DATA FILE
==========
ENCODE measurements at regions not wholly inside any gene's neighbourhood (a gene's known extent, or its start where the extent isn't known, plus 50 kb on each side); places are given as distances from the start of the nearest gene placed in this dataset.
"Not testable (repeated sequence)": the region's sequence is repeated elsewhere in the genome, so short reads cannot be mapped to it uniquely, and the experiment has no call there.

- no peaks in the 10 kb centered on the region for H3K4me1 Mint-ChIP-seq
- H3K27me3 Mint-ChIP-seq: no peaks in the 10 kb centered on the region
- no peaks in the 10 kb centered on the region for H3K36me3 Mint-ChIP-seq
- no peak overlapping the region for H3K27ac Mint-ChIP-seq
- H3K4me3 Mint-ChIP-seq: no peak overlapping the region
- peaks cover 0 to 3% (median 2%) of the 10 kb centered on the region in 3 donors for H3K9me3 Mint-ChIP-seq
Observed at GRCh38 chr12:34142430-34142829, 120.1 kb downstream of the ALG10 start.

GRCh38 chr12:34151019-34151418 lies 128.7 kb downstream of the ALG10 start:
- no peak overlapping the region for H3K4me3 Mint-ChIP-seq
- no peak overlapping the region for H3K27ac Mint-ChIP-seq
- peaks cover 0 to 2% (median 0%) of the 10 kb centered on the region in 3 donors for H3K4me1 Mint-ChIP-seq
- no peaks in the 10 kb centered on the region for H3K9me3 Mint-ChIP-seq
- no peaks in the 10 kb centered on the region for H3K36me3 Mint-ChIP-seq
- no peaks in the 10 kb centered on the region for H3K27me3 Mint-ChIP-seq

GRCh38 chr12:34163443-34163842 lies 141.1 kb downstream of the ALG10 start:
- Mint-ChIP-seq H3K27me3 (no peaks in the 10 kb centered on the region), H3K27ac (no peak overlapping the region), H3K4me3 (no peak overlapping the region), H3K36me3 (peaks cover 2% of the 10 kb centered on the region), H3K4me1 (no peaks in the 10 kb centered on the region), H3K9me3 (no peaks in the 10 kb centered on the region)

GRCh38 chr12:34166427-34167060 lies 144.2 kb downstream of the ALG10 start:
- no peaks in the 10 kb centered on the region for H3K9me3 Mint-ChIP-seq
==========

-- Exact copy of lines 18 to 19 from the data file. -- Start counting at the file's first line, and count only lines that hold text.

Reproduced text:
- Mint-ChIP-seq H3K27me3 (no peaks in the 10 kb centered on the region), H3K27ac (no peak overlapping the region), H3K4me3 (no peak overlapping the region), H3K36me3 (peaks cover 2% of the 10 kb centered on the region), H3K4me1 (no peaks in the 10 kb centered on the region), H3K9me3 (no peaks in the 10 kb centered on the region)

GRCh38 chr12:34166427-34167060 lies 144.2 kb downstream of the ALG10 start: